Map reveals raw sewage overflow into Suffolk rivers

Rubbish in the river by The Range, Ipswich

A report has found that not one river in England can be considered "In good health" - Credit: Lucy Taylor

A Rivers Trust map has revealed how often raw sewage is being released into rivers around Suffolk. 

The interactive map shows how many hours of sewage overflow escaped from the county's treatment plants. 

It comes as an expert said England's rivers "all fail chemical standards and none are in good health" and a controversial bill is making its way through parliament.

Sewage overflow can contribute to the pollution — during periods of heavy rainfall Suffolk's sewage processing infrastructure can be overwhelmed, causing raw human waste to pour into rivers. 

Data from the map shows a large amount of sewage has flooded into the River Waveney in the last year, with the storm overflow at Diss spilling on 158 occasions for a total of 455 hours.

In addition, storm overflows at Bungay and Beccles also spilled into the Waveney for 408 hours and 86 hours respectively. 

There is also a substantial amount of sewage flowing into the headwaters of the Thet, with overflows at Woolpit and Badwell Ash flowing in for 306 and 1122 hours of last year.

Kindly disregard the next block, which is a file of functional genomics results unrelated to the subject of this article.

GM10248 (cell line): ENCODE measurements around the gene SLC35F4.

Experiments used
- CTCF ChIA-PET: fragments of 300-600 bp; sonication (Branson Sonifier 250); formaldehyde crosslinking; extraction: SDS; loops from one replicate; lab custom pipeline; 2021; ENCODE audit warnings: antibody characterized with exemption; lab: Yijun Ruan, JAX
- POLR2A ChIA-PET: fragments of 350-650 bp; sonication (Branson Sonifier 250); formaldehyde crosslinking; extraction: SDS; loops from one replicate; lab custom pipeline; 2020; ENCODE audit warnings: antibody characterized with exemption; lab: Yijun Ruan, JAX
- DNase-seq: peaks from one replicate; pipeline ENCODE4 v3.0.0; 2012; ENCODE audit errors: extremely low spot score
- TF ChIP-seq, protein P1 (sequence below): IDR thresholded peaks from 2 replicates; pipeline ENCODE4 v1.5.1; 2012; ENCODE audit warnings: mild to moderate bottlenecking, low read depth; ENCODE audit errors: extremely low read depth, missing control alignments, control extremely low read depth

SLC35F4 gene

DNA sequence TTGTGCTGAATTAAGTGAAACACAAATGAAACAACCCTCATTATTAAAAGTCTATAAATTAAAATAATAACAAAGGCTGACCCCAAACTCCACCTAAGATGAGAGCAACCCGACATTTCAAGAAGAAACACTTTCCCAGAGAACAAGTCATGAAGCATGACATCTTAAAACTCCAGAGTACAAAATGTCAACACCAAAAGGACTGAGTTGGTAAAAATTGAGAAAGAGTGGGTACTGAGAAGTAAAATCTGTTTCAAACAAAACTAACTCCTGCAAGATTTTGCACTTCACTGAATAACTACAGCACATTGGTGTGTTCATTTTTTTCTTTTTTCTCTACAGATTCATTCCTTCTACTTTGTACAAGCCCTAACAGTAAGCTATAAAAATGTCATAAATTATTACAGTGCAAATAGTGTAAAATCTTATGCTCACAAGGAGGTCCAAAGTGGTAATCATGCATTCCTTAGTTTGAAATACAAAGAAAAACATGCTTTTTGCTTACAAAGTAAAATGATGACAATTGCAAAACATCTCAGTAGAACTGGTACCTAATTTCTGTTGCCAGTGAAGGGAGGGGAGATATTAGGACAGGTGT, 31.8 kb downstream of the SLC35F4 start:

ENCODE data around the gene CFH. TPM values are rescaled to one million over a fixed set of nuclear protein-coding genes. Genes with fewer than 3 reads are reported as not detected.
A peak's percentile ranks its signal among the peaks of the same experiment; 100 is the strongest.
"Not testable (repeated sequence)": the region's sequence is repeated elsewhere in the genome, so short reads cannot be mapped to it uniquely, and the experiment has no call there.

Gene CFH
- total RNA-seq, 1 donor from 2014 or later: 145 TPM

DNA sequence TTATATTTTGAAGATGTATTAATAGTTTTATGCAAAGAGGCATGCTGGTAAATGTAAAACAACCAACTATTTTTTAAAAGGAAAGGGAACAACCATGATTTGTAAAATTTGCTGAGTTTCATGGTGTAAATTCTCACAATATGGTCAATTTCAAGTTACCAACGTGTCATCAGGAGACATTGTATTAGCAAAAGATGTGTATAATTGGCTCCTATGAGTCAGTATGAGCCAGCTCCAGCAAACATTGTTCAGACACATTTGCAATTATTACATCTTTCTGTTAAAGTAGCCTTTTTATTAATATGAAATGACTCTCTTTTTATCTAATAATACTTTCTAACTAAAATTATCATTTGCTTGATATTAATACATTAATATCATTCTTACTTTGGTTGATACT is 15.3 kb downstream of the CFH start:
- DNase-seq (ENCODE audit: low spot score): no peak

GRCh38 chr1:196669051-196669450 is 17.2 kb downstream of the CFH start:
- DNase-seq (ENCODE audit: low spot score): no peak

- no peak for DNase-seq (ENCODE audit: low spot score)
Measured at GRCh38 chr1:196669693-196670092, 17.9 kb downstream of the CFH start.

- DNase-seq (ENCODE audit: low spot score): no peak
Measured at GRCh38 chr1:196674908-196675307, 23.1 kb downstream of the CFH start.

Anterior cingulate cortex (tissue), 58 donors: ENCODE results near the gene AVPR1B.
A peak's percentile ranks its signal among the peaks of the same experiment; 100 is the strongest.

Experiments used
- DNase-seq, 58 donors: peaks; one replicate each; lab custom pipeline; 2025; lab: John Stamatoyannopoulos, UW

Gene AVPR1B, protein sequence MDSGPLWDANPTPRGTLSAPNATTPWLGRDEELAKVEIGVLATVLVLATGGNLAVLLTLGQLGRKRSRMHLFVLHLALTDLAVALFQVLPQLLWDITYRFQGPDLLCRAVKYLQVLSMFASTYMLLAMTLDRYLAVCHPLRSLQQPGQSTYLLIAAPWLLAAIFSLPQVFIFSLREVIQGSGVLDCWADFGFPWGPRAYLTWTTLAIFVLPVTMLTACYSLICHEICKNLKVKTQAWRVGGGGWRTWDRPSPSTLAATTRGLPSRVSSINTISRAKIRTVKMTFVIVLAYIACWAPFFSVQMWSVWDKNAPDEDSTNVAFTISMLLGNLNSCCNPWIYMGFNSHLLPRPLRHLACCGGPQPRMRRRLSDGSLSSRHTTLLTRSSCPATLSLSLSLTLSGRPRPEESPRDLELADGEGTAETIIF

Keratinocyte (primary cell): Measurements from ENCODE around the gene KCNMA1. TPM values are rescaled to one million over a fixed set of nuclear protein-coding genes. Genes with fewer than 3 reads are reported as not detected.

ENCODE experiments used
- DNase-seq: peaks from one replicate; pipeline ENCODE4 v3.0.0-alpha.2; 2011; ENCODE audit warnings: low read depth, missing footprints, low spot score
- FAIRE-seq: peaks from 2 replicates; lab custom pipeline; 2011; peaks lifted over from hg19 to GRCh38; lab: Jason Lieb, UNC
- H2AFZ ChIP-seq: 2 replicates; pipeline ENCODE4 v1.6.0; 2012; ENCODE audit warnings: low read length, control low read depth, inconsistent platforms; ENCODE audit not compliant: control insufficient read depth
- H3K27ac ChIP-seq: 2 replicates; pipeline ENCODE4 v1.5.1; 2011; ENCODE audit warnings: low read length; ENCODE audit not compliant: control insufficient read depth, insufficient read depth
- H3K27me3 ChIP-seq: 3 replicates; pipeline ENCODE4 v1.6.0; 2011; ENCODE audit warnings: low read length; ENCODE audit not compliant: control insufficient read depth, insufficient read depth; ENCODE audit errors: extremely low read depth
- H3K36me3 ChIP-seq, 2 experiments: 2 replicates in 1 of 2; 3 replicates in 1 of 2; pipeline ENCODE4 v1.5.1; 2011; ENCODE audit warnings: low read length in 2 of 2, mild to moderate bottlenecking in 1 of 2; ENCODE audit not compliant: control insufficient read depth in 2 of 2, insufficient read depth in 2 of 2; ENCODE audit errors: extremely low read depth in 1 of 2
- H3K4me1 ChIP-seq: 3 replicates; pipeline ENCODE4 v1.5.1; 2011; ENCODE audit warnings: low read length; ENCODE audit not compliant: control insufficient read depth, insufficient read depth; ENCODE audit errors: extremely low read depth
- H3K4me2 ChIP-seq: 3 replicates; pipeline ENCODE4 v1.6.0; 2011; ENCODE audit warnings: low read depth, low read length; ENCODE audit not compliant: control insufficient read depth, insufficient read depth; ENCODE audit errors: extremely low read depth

The Deben at Woodbridge is also somewhat affected with 40 separate spills being detected, although they lasted for less than 18 hours total. 

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Brendon Joyce, director of the Essex and Suffolk Rivers Trust, said: "This method of dealing with sewage is nothing new. In storms the treatment plants become inundated, and if they don't release it sewage will back up through the pipes into peoples homes.

"It's a Victorian system that's unsuitable for a country with heavy rainfall and flooding.

"You certainly shouldn't swim in any river after heavy rain as more sewage is washed into the river, and what pollution is already there will be mixed around."

Mr Joyce added: "Our rivers are not just polluted with effluent — agricultural run-off including fertilizers and pesticides also cause damage, as does oil and tire scraps from roads."

"Fixing the problem is down to money, awareness and promoting good practices. A lot of work is done by the Environment Agency and the water companies engaging with landowners and farmers to reduce run off.

"Private septic tanks could also have leakages, and even paved driveways can lead to worse floods."

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